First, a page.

She's earnest & honest

She's earnest & honest

back in form

She's earnest & honest

Sometimes the comfort zone is where a musician belongs. That’s the charm of ‘Be Myself’, Sheryl Crow’s pointedly titled new album, which gleefully and unabashedly returns to the sound of her hit albums from the 1990s. “This record, of all the records I’ve made, was just sheer joy,” Crow said in an interview.

For this album, her ninth, Crow reunited with her late-1990s collaborators, though some things had changed over two decades. She was recording in her own barn in a suburb of Nashville, Tennessee, not in Los Angeles, New Orleans or New York. Instead of doing all-night sessions, she made music between taking her two sons to school and dinnertime. And she had new topics to write about: divisive politics, relationships filtered through technology, and the way social media prizes photos of derrières.

But ‘Be Myself’, due April 21, still relies on her girl-next-door voice, on straightforward songs that don’t hide their fondness for the Rolling Stones and the Beatles, and on mostly hand-played instruments with subtle sonic tweaks. Crow wrote and recorded, as she did on her albums ‘Sheryl Crow’ (1996) and ‘The Globe Sessions’ (1998), with the songwriter and co-producer Jeff Trott and the engineer and mixer Tchad Blake.

In a relaxed conversation that let the drawl of her Missouri childhood emerge now and then, she spoke about shifting expectations, about thinking as a parent and about how songs with serious intentions can still sound lighthearted. “I’ve been working for over 30 years,” she said. “Artistes who have been around that long become criticised for their later work being kind of soft, or it’s not what it was, or they don’t have anything to say anymore now that they have money. I really, on this record, wanted to feel like I felt on my second and third and fourth records, which was just a feeling of liberation. We were celebrating us coming back together, celebrating this liberation of being older and making music that isn’t trying to be anything other than what it is.”

Began with a bang
Her debut album, the multimillion-selling ‘Tuesday Night Music Club’ (1993) — which brought her three Grammy Awards, including record of the year — modestly presented her as part of that ‘club’, sharing credit with a Los Angeles studio coterie. But with the next albums, ‘Sheryl Crow’ and ‘The Globe Sessions’, she made it clear that the songwriting, and much of the playing, was hers above all. For ‘Be Myself’, she said, “This whole experience felt like the second record or the third record, where it was kind of us against them, and we were just like kids in a laboratory, stirring up these concoctions.”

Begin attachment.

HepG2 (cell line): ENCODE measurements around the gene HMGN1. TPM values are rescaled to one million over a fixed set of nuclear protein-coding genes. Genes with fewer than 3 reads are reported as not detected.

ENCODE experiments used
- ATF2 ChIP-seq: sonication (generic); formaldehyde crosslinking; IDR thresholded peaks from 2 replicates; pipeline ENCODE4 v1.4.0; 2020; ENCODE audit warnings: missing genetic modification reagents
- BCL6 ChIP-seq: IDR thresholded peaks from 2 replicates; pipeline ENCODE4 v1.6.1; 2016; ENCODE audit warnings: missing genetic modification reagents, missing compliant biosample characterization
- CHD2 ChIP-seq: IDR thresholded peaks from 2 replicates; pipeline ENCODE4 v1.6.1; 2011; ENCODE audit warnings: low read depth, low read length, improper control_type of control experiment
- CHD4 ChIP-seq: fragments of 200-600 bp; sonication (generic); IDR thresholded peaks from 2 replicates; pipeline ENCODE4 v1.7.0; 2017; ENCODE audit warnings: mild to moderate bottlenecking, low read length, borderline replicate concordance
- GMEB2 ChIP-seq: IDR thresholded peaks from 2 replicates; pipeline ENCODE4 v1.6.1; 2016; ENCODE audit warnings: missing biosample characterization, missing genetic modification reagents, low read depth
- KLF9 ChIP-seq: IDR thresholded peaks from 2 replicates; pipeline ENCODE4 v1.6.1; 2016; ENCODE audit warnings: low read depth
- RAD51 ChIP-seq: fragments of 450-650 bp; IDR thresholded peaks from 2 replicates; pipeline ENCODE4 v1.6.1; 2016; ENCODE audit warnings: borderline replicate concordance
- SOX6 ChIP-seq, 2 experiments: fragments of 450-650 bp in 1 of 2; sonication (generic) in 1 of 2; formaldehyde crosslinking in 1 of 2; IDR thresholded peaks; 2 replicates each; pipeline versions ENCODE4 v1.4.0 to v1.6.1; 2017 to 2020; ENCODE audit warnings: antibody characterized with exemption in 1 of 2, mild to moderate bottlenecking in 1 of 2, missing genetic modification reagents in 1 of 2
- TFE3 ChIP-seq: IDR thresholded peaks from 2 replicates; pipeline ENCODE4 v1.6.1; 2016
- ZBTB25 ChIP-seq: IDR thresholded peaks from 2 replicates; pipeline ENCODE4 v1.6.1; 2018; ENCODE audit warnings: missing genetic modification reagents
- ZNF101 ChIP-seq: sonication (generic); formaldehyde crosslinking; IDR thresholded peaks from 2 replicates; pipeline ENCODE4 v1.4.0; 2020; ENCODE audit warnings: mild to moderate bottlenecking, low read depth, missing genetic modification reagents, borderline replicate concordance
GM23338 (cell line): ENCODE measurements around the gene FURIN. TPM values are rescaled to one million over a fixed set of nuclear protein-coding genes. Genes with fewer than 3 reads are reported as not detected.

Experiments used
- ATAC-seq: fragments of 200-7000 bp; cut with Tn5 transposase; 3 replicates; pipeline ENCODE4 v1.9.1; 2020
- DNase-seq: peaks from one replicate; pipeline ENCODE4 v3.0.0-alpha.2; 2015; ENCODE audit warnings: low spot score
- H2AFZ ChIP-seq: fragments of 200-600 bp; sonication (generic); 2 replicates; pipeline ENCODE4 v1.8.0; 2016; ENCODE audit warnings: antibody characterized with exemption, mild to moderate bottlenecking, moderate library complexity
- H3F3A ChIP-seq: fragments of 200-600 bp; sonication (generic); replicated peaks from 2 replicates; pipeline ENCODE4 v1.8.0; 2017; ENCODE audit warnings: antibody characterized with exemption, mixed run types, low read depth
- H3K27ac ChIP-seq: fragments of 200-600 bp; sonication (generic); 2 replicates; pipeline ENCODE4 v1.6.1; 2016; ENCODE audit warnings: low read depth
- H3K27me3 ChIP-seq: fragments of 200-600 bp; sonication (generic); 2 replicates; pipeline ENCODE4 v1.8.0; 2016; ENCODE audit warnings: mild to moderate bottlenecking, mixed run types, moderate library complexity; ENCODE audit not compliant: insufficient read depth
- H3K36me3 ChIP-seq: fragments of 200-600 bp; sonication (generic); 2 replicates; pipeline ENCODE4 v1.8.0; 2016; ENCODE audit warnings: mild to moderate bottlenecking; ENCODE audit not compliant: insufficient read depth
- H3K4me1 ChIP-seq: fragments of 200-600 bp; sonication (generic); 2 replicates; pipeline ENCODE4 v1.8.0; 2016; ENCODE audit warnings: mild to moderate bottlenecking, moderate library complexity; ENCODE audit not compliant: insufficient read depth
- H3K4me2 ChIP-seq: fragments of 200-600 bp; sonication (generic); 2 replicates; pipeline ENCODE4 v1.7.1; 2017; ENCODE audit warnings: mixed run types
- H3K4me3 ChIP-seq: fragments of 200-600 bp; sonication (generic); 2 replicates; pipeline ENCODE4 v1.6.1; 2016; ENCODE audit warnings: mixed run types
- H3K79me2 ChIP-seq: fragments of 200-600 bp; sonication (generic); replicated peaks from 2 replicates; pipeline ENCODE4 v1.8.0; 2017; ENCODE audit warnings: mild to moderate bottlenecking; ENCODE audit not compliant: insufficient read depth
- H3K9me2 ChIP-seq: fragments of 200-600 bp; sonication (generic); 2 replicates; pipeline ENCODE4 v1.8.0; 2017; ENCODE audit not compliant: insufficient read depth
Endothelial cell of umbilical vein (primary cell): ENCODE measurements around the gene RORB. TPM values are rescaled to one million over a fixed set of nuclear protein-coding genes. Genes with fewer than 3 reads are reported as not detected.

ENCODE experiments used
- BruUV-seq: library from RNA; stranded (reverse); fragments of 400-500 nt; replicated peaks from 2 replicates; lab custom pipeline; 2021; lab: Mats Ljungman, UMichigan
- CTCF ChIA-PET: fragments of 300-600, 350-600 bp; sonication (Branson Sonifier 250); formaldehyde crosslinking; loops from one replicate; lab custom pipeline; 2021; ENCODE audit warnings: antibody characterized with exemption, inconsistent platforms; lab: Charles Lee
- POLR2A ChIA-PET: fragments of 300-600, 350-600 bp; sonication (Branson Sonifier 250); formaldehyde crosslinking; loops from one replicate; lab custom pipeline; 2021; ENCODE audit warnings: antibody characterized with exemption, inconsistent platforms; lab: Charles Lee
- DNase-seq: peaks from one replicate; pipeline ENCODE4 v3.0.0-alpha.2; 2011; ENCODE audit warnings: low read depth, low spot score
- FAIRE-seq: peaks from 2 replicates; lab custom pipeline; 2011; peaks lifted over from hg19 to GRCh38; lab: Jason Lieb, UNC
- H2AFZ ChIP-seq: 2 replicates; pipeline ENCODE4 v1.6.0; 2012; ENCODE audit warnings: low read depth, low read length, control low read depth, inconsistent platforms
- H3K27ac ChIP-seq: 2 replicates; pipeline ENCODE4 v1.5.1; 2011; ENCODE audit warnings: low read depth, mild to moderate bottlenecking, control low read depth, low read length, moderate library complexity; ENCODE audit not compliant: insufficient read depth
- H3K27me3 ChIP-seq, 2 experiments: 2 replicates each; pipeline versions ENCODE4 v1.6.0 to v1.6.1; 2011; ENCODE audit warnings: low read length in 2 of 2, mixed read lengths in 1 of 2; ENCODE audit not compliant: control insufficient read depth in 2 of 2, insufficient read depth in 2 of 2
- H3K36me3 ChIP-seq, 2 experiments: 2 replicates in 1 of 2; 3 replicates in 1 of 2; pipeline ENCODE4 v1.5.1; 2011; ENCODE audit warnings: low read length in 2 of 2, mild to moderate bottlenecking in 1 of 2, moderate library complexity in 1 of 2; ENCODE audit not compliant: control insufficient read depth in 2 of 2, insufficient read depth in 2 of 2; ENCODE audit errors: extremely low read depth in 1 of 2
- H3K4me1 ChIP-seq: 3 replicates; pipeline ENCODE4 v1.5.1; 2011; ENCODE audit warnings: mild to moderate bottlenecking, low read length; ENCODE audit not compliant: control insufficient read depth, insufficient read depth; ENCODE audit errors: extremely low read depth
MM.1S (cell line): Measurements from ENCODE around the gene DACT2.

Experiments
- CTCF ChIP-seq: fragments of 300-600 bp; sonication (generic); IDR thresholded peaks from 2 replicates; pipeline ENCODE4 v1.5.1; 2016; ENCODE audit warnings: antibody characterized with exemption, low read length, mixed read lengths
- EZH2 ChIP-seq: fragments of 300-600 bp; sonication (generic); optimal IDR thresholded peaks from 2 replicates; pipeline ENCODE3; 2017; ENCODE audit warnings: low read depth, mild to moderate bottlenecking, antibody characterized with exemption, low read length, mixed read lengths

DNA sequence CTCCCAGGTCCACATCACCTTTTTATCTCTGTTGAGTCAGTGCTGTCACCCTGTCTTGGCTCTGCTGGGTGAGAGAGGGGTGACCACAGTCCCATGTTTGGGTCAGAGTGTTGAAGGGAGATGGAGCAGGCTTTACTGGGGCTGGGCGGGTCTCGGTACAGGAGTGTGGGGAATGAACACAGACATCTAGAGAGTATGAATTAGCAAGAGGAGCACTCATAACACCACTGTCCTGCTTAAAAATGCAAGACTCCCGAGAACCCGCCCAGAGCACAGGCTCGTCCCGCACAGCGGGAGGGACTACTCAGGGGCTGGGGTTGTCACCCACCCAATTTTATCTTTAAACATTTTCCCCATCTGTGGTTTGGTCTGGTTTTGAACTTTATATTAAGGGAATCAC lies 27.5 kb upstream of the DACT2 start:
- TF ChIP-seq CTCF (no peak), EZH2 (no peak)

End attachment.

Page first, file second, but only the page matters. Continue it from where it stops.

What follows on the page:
Those early albums would go on to influence a next generation of country music, as younger singers like Cam, Kelsea Ballerini and Lady Antebellum looked as much toward California soft-rock as toward honky-tonk. “She’s one of those artistes, super few and far between, that aren’t defined by a genre,” Ballerini said by phone. “She’s indie and she’s country and she’s pop, all at the same time, and that’s never even been questioned because she just makes timeless music that fits in everywhere.”

Cam, in a telephone interview, said Crow has a gift for sounding like herself and standing her ground. “I don’t think anyone would ever come around and say she really played by the rules,” she said. Crow’s own foray into modern country left her dissatisfied. Her 2013 album, ‘Feels Like Home’, tried a typical strategy for ageing rock hitmakers: head for Nashville to make a mainstream country album with the city’s in-group of songwriting collaborators and studio stalwarts. Crow had moved to the Nashville area, where she still lives, in 2006, and by the time she made ‘Feels Like Home’, mainstream country seemed like both a progression and a challenge. “The writing and the making, it was a good experience artistically,” she said. “I felt really proud of the craftsmanship.”

For the love of country music
Yet country radio programmers treated her more like a carpetbagger than a forerunner. “I grew up loving country music and feeling like there was a pretty sturdy country influence in my music, but the format itself was really taxing for me,” she said. She played free promotional shows for radio stations, which in turn might grudgingly play her songs “between 3 and 4 in the morning, if that,” she said. “And they don’t really play women.”
On other tracks, she grapples with social media, while the music cheerfully twangs and thumps. In ‘Alone in the Dark’, her trust is betrayed by a partner who ‘went to the world and broadcast me’; in ‘Roller Skate’, an embrace is interrupted by a text message, making her urge, ‘Put your phone away, let’s roller skate’.

She doesn’t want to be a “parent-dinosaur” rejecting technology. “I don’t think you can really subtract technology from relationships anymore,” she said. “On this record, I hope that I’m more of an observer than a critic of it. But I do look at the presence of technology and what it’s doing to our relationships with real concern. It may connect all of us, but it’s definitely creating a chasm between us. And raising two humans, which is my first and foremost job, I see how, as a parent, you have to figure out some way to navigate their relationship with technology.”

For all of Crow’s earnestness, her music keeps a playful momentum, full of scruffy analog sounds and vocals that can sound just a moment from laughter. She has seen other ageing artistes grow “bitter” and is determined not to. Treatment for breast cancer in 2006, she said, pushed her into living purposefully, yet savouring every moment. “I don’t know what I would have felt like if I had not had the moment of reckoning,” she said. “My life shifted into something that was more authentic in a lot of ways.”